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I'm doing a set of computer science programming questions and this was one, though I think it's simply solvable with differential equations, but I'm not too good with them. Any help?

Mr. Chickenorfish prepares a cup of coffee, then promptly forgets about it. Initially, the coffee is at $210$ F. Fifteen minutes later, the coffee is at $190$ F. If room temperature is $72$ F, when will the coffee be at $150$ F?

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You need a model for how the temperature decreases. I will guess that the heat loss is proportional to the temperature difference between the coffee and room temperature. Let the coffee temperature be $T$. My model says $\frac {dT}{dt}=k(T-72)$ and $T(0)=210, T(15)=190$. You need to solve the differential equation, use the two pieces of data to evaluate $k$ and the integration constant, then find the time when $T=150$

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I'm still not sure what to do from here – Ryan Carter Mar 28 '13 at 23:49
@RyanCarter: copper.hat solved the differential equation for you. His $\tau$ is my $T$ and his $\lambda$ is my $k$. As we both said, plug the data you are given into the equation to determine $k$ or $\lambda$ – Ross Millikan Mar 28 '13 at 23:52
@RyanCarter: Using copper.hat's notation, you are given $190=72+(210-72)e^{-(15\lambda)}$. Solve for $\lambda$ is the next step. – Ross Millikan Mar 28 '13 at 23:55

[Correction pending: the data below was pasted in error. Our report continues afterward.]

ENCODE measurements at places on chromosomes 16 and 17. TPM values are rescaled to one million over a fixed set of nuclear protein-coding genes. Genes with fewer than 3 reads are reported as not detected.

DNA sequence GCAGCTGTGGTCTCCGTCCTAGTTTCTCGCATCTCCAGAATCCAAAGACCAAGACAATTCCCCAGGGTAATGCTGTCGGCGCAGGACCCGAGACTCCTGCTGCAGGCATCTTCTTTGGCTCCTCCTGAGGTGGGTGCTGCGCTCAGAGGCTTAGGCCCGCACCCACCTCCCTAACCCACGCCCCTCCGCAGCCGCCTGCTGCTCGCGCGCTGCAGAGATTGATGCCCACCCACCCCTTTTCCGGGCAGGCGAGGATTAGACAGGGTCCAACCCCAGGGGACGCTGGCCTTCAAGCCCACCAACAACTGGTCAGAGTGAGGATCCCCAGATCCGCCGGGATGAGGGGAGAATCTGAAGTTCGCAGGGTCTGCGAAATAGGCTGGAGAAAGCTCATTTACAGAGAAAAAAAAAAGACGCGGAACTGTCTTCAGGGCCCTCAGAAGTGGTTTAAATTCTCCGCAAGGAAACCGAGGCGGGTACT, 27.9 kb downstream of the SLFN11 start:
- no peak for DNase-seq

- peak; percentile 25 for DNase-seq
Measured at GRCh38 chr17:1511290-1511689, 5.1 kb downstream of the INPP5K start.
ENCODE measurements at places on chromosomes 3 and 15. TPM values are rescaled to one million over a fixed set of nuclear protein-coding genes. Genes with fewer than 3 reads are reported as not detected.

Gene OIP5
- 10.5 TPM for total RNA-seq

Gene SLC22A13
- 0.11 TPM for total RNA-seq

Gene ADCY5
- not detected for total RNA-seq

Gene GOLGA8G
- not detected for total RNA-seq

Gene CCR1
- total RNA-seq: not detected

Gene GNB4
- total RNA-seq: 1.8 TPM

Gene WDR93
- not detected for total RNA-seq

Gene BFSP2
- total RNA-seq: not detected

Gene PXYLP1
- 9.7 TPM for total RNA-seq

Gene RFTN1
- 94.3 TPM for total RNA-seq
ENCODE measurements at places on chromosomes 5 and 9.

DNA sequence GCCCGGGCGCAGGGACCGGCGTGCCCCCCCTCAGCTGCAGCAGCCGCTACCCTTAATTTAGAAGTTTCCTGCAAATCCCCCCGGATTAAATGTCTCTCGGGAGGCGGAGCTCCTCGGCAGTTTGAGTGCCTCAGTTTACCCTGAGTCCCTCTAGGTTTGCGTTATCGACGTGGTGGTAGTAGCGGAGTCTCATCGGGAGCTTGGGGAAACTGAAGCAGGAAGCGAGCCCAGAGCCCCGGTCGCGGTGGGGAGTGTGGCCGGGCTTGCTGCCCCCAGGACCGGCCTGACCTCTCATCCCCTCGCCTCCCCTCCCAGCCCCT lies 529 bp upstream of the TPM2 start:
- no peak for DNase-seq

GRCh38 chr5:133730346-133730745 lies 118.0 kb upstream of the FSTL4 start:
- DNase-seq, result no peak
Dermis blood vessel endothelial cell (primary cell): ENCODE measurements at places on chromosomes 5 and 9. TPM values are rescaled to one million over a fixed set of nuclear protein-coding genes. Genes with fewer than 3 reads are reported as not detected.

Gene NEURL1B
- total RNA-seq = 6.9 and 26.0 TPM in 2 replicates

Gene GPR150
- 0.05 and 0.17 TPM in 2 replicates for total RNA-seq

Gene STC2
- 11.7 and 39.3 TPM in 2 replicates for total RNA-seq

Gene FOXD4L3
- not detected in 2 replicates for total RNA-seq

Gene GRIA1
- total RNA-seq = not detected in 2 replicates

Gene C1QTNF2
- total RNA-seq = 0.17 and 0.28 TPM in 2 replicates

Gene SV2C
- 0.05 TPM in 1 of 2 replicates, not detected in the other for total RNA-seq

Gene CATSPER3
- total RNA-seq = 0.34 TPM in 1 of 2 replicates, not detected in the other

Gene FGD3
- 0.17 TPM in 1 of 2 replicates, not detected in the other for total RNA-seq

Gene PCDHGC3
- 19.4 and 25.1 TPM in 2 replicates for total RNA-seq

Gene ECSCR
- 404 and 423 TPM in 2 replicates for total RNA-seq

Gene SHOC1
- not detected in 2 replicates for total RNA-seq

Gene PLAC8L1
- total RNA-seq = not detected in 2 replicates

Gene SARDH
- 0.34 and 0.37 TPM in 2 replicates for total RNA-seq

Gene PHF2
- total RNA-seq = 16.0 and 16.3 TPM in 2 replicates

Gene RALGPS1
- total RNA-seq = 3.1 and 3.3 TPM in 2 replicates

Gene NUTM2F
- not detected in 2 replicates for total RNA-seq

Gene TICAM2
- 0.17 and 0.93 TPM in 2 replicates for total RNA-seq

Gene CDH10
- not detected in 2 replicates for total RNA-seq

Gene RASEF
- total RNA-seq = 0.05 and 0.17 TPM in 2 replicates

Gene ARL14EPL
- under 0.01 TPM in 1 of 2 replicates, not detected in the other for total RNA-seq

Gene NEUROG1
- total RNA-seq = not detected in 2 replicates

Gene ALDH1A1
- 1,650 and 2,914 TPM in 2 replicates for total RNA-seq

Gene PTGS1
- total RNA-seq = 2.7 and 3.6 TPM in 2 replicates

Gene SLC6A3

Presumably the underlying model is an approximation of the Fourier equation in one dimension assuming the temperature gradient through the coffee cup wall is constant. Which would give the equations you mentioned above. – copper.hat Mar 29 '13 at 0:30

It is just exponential decay. The temperature will be $\tau(t) = 72+(210-72)e^{-\lambda t}$. You are given $\tau(15) = 190$ which lets you compute $\lambda$, then you are asked to solve $\tau(t) = 150$ for $t$.

Solve for $\lambda$:

$\tau(15) = 190$ gives$\frac{190-72}{210-72} = e^{-\lambda 15}$, or equivalently $\ln(\frac{190-72}{210-72}) = -15\lambda$.

Solve for $t$:

Then solve for $t$ in $\frac{150-72}{210-72} = e^{-\lambda t}$, or equivalently $\ln(\frac{150-72}{210-72}) = -\lambda t$.

(Or, you could avoid computing $\lambda$ and just divide the above to get an expression for $\frac{t}{15}$.)

Pictures are more fun:

enter image description here

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Still not sure what to do – Ryan Carter Mar 28 '13 at 23:52
@RossMillikan: Thanks! Just spotted that! – copper.hat Mar 28 '13 at 23:53
@RyanCarter: Solve for $\lambda$, then solve for $t$ as above. – copper.hat Mar 28 '13 at 23:53
I'm not great with logs – Ryan Carter Mar 29 '13 at 0:01
You don't need to be a lumberjack to do the above. – copper.hat Mar 29 '13 at 0:02

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